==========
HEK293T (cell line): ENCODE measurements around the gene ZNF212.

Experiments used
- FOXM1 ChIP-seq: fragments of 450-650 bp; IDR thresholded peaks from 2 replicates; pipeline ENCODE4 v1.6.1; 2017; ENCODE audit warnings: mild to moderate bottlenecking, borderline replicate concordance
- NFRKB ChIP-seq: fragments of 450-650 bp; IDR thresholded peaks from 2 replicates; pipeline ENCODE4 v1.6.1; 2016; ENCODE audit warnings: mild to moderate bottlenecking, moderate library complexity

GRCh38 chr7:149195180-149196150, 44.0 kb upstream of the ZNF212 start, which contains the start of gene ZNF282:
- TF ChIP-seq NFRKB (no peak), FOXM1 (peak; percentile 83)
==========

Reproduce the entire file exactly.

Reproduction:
HEK293T (cell line): ENCODE measurements around the gene ZNF212.

Experiments used
- FOXM1 ChIP-seq: fragments of 450-650 bp; IDR thresholded peaks from 2 replicates; pipeline ENCODE4 v1.6.1; 2017; ENCODE audit warnings: mild to moderate bottlenecking, borderline replicate concordance
- NFRKB ChIP-seq: fragments of 450-650 bp; IDR thresholded peaks from 2 replicates; pipeline ENCODE4 v1.6.1; 2016; ENCODE audit warnings: mild to moderate bottlenecking, moderate library complexity

GRCh38 chr7:149195180-149196150, 44.0 kb upstream of the ZNF212 start, which contains the start of gene ZNF282:
- TF ChIP-seq NFRKB (no peak), FOXM1 (peak; percentile 83)